Opinion: Response to “Conservatism in 2019”
It has recently come to my attention that in 2019, many conservatives feel marginalized within the national political conversation, particularly within the academic community. I hate to break it to them, but this marginalization they are facing is nothing new.
Two weeks ago in an op-ed written by Alex Closs, I found myself taking issue with some of the arguments made by the author, and decided to take the time to address them and perhaps help them feel more accepted within the academic community.
Closs argues that “the conservative virtue of rational humility has been cast aside in favor of liberal elitism.” In this piece, I will argue why Closs’s popular warped view of conservatism not only has a poor impact on the right, but also on real citizens who are affected by policy.
Healthcare is a significant problem in this country, and through my experience of living with a chronic illness, I know that nothing the Trump administration has proposed here would benefit me. Because of my insurance’s extremely high premium, I try to minimize the frequency with which I visit doctors even though I live with excruciating pain from my disability every day and frequently experience new symptoms that, in an ideal situation, could be addressed through preventative care.
I also spend over $500 every month on medications that are necessary for me in order to be functional every day because I do not have prescription insurance. This isn’t a shared experience in other countries — the U.S. still has the worst healthcare outcomes of any comparable nation yet spends the most money per capita through the government on healthcare — but conservatives argue that our free-market capitalism will fix everything. There’s been a chance for that for years, and there are still people dying, bankrupt, without healthcare in 2019. How is that “rational humility”? It is most Democrats’ standpoint that healthcare is a human right, which Closs denounces as “liberal elitism.”
Secondly, Trump promised to be tough on immigration and to build a wall. He has successfully continued the stringent screening of immigrants from the Obama administration, while building fear and hatred of brown people through his rhetoric. This has led to the horrendous policies of the Customs and Border Protection Agency under the orders of the Trump administration to separate immigrant children from their parents and detain them in cages.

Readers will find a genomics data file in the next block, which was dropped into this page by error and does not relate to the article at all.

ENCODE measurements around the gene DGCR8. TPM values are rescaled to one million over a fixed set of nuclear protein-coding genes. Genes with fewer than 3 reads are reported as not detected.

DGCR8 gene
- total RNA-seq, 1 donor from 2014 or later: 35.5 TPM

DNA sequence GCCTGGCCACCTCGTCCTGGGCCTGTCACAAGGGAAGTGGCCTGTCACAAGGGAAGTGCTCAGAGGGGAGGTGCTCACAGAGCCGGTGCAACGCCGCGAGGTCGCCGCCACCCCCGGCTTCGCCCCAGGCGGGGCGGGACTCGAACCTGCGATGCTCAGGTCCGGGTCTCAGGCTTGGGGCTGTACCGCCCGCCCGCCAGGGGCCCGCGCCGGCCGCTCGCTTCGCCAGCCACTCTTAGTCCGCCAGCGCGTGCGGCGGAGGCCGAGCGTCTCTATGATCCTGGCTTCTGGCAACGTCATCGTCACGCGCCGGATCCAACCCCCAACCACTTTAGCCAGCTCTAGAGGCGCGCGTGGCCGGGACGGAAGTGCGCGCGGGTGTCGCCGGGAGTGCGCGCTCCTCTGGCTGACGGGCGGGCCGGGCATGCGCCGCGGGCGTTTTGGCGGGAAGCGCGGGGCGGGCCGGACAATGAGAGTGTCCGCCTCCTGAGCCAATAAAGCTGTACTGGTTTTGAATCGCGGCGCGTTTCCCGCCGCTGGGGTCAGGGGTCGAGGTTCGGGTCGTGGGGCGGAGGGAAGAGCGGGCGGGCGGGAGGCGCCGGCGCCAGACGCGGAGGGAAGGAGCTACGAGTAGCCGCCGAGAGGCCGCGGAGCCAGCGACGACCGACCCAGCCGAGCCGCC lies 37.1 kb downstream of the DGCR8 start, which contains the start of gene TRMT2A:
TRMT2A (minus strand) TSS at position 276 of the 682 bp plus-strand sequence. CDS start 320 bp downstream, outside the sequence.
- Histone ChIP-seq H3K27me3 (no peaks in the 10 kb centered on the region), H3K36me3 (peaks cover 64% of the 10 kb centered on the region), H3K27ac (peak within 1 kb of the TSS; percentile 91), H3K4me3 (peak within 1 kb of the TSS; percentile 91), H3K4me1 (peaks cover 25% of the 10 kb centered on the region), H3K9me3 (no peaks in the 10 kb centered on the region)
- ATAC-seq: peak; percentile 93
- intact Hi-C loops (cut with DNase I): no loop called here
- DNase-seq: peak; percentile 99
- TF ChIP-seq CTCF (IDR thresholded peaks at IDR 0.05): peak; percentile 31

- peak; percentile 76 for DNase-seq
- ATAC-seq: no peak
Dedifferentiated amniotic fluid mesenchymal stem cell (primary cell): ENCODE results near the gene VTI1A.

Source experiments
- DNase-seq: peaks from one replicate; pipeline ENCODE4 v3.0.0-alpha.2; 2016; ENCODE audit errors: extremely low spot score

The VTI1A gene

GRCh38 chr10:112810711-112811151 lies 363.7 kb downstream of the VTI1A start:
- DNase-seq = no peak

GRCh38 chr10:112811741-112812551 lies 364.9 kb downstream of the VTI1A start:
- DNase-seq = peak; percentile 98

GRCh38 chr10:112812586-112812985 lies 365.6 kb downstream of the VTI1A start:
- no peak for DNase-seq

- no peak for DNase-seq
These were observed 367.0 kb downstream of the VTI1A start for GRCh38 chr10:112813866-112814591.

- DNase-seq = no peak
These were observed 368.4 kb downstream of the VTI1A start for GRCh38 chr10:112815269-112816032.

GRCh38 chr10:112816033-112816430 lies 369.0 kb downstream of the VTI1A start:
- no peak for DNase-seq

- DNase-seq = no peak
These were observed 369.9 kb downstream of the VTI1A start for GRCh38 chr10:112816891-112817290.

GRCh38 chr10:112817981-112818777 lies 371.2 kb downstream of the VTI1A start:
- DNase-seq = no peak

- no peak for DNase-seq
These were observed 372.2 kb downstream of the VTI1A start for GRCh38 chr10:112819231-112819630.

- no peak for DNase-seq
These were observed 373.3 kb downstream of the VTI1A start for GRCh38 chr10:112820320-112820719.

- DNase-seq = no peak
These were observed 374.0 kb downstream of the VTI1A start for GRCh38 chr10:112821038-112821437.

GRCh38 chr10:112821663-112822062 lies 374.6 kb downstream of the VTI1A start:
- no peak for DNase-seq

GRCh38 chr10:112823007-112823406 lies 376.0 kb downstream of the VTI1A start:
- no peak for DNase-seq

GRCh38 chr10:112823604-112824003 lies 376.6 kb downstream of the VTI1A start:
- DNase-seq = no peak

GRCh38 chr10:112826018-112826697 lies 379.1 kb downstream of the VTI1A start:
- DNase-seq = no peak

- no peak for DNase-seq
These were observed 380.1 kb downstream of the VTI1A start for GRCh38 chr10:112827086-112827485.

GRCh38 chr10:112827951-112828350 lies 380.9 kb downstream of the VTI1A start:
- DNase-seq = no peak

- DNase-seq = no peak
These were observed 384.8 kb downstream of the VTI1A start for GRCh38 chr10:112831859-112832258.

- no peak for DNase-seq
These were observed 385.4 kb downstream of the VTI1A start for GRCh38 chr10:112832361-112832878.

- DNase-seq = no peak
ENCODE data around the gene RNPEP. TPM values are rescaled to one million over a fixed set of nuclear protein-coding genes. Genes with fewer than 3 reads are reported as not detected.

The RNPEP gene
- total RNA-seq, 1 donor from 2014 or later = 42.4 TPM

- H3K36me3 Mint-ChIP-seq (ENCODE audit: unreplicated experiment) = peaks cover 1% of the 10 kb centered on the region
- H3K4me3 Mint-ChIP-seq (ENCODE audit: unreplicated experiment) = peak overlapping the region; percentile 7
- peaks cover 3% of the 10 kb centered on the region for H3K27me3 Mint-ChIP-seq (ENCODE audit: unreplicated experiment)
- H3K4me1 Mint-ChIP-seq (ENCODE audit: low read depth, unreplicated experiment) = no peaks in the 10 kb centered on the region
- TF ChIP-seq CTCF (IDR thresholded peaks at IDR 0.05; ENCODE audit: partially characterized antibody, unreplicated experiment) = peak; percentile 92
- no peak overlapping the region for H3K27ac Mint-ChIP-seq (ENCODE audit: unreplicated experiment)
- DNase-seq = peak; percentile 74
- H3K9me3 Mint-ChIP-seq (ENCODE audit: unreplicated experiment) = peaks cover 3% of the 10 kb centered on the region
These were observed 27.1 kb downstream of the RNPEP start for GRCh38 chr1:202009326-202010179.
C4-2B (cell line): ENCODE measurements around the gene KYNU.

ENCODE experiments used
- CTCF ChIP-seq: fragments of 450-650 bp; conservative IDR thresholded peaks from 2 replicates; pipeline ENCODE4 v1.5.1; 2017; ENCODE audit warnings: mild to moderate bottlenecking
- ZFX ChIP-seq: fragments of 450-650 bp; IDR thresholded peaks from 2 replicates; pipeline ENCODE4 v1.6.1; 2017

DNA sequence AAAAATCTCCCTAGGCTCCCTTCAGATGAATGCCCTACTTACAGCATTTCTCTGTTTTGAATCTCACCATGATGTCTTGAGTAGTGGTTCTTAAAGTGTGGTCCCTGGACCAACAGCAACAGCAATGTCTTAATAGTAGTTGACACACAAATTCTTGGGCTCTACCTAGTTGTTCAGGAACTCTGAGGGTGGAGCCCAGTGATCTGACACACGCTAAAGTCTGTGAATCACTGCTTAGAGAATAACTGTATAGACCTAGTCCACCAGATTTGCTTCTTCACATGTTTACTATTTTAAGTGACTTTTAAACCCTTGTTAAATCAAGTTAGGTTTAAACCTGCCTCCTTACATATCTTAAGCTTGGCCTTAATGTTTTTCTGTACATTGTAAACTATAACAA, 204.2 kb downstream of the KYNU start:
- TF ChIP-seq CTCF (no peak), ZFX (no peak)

This atrocious abuse of basic human rights is just one of the many for which the Trump administration is responsible. Many politicians condone and support this as a needed measure for border security. If all human life has innate value to Republicans, as Closs argues, they too would be outraged by these policies.
Throughout his piece, Closs alludes to schisms within the Democratic party, and a huge populist movement unifying the entire right wing of the country. But it’s a little ridiculous to assume that a country of nearly 330 million people can be easily split into three ideologically cohesive political groups.
Lastly, Closs adamantly buys into cheap shots fired at the current Democratic candidates for president, which shows that his ideology is based on his disdain for the left rather than substantive analysis of policy. I have not yet chosen my favorite candidate, as they all have flaws. But at least none of them have mocked a reporter’s disability, bragged about sexually assaulting women, bankrupt six corporate businesses, destroyed a once-lively coastal town, retweeted fascist propaganda from known Nazis or become the “living, breathing middle finger aimed directly at academia.”
Academia is an institution of knowledge, an institution that tests theories to try to explain how the world works. Within academia, there is an opportunity for experts to challenge one another and test new theories. There is no such thing as unbiased research, so perhaps academia is liberally biased. But why do conservatives fail to utilize this institution to prove their own viewpoints with data? Maybe because many of their claims are created and backed up by their own media institutions and pundits, rather than from academics using research and data.
So, if people on the left make conservatives feel marginalized for supporting these things, we apologize. It must be difficult to have never been directly adversely affected by governmental policy because of who you are. I’m glad that Trump supporters are excited about the policy put forward by the administration, but I hope that they are able to remember that these policies do affect real, marginalized people and how they live their lives, and are not just a game of political clout.
Allie Luce is a student at the university. Allie can be reached at firstname.lastname@example.org.